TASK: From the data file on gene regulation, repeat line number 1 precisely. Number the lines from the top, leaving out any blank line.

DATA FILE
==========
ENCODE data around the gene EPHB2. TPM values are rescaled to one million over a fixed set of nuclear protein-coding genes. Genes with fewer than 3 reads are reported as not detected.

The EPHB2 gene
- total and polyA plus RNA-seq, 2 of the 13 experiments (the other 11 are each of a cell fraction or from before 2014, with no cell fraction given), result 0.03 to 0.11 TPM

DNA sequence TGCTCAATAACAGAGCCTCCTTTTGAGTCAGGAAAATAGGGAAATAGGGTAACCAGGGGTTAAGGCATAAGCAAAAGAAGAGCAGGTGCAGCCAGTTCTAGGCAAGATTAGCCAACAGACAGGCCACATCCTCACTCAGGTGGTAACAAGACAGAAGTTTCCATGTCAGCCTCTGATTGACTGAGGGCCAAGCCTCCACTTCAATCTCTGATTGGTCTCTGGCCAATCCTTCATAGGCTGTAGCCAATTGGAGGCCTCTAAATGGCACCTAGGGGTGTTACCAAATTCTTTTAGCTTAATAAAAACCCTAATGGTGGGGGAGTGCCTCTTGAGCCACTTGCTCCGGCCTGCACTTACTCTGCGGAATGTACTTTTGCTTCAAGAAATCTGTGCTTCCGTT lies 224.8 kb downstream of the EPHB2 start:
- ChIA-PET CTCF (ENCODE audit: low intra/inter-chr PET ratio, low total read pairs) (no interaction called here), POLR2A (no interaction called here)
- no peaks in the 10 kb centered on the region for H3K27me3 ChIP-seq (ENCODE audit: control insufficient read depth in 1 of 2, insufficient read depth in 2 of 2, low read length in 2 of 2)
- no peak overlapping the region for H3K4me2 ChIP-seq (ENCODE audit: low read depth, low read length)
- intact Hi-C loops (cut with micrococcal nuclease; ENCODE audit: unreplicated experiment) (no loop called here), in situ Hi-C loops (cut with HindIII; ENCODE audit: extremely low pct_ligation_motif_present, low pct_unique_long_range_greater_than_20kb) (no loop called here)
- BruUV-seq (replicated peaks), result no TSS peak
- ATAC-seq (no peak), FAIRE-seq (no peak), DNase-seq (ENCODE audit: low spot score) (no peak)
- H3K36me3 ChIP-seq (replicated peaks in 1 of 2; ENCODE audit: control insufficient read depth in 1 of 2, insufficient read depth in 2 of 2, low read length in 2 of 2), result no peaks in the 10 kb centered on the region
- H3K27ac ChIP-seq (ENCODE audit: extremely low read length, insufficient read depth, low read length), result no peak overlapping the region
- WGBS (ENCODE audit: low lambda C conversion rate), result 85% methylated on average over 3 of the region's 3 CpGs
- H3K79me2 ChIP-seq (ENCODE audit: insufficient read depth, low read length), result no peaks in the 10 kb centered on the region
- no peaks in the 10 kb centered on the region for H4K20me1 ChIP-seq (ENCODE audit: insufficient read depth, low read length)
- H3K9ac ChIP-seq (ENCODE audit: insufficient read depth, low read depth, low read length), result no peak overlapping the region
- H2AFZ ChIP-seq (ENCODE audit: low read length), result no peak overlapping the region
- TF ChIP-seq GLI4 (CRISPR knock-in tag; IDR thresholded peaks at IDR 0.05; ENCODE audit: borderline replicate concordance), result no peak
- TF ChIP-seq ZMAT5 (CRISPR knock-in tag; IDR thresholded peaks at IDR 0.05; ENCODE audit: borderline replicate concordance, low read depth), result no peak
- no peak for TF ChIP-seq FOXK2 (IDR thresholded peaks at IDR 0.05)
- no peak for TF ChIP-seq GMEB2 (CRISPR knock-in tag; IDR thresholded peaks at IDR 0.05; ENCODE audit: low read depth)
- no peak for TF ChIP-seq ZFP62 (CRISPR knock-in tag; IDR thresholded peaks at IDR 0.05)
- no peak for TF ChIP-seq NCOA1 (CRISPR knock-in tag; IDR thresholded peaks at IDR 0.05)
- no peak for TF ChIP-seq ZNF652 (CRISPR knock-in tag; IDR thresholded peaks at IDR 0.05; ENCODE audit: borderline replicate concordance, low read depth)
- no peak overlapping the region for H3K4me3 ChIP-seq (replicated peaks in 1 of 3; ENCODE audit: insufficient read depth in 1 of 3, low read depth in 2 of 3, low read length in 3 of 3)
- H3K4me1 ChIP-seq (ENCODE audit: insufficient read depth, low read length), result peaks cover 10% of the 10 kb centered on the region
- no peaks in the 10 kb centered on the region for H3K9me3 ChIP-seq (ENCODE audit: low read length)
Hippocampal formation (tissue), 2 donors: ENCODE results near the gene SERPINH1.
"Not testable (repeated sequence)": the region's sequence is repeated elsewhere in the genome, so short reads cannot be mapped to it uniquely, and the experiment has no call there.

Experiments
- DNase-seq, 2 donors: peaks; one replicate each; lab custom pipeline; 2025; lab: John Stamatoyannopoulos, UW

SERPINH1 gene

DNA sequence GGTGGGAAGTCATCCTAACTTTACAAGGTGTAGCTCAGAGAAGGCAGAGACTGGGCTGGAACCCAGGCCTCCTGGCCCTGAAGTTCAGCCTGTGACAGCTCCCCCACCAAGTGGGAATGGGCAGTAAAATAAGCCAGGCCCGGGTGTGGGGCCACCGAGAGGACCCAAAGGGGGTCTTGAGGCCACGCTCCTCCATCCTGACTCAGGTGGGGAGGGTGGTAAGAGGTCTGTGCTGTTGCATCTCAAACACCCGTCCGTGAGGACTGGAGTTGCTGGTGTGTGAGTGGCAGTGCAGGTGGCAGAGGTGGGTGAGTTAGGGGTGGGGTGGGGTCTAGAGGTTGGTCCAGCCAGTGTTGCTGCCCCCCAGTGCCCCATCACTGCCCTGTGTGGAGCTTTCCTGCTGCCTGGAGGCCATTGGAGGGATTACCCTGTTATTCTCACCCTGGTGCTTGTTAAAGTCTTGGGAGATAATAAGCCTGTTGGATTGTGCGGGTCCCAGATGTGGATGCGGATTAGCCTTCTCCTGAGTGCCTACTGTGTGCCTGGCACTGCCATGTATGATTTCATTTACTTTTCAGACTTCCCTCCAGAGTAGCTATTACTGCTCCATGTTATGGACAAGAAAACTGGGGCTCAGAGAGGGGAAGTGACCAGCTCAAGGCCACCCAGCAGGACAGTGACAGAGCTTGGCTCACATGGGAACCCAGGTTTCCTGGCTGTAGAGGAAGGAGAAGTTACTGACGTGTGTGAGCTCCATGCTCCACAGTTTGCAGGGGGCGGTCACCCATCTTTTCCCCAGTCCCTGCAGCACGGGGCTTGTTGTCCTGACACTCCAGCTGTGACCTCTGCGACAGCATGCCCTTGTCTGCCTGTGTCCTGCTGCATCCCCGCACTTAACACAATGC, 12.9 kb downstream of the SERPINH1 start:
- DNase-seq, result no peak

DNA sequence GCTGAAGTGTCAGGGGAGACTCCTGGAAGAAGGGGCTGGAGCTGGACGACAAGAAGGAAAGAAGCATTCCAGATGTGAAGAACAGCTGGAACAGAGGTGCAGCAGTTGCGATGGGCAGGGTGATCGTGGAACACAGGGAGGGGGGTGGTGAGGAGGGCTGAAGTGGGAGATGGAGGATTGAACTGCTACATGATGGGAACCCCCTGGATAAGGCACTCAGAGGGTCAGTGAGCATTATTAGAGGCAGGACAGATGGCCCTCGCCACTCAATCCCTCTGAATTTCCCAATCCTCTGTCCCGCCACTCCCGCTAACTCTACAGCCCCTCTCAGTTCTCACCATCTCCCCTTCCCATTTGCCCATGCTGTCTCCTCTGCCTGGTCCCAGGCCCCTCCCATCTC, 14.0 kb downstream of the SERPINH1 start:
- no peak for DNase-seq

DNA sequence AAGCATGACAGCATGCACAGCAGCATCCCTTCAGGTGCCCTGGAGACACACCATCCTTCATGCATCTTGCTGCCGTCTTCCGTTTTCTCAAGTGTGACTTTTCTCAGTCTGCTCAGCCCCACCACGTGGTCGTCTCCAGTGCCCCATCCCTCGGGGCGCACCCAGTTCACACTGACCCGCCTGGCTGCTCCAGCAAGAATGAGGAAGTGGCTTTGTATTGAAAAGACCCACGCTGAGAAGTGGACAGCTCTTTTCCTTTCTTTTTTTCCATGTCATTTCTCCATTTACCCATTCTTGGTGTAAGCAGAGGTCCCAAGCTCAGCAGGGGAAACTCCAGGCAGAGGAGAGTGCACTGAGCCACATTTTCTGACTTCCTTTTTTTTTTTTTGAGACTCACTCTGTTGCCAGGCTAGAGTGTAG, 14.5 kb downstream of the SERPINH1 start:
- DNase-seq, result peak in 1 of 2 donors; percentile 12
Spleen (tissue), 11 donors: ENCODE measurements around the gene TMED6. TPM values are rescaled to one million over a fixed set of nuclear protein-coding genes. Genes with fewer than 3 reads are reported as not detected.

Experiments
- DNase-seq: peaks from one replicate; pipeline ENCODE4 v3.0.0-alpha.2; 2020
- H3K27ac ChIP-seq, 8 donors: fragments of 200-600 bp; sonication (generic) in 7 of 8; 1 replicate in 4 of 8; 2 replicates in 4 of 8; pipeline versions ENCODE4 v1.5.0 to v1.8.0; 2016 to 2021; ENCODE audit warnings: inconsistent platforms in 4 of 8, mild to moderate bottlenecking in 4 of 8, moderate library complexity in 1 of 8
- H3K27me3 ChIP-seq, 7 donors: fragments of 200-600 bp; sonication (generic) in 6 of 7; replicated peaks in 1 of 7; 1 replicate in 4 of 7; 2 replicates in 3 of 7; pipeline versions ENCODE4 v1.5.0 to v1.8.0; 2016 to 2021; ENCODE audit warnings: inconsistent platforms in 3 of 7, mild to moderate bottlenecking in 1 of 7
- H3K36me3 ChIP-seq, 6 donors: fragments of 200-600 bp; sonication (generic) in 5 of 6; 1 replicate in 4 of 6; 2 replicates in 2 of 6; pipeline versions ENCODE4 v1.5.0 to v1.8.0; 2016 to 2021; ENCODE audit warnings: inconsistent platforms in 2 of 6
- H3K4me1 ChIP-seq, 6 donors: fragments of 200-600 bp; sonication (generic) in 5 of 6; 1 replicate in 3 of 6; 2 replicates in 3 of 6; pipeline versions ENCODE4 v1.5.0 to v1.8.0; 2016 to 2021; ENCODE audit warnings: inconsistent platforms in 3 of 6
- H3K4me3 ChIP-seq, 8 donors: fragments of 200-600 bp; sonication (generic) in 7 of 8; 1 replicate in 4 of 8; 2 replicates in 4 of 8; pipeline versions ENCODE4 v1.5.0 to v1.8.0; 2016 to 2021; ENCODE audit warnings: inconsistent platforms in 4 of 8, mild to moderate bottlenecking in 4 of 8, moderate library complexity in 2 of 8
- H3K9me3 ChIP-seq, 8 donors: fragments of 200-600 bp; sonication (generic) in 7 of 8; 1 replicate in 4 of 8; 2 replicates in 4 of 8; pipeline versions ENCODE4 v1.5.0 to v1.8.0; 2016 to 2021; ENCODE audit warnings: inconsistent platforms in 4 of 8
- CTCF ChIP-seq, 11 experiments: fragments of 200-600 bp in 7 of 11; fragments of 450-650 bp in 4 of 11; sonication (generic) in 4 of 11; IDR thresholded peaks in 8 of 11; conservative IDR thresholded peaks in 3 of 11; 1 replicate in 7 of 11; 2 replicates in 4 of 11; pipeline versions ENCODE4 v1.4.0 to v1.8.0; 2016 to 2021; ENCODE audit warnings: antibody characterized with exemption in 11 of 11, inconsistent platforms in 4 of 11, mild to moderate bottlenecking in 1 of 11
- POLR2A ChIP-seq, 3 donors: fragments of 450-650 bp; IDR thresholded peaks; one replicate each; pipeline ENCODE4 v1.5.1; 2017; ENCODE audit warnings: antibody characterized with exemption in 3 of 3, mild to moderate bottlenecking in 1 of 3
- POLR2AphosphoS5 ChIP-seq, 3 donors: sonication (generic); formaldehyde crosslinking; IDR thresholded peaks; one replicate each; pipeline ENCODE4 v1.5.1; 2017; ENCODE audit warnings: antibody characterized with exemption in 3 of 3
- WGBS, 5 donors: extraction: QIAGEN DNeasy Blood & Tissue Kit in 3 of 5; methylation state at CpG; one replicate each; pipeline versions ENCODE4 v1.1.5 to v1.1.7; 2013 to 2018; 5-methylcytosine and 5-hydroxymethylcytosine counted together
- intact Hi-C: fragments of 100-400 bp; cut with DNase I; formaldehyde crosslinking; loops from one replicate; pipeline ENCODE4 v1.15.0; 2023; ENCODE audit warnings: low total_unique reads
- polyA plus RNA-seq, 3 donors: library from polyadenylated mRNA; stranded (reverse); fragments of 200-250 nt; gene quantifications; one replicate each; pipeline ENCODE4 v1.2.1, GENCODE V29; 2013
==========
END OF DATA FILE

ENCODE data around the gene EPHB2. TPM values are rescaled to one million over a fixed set of nuclear protein-coding genes. Genes with fewer than 3 reads are reported as not detected.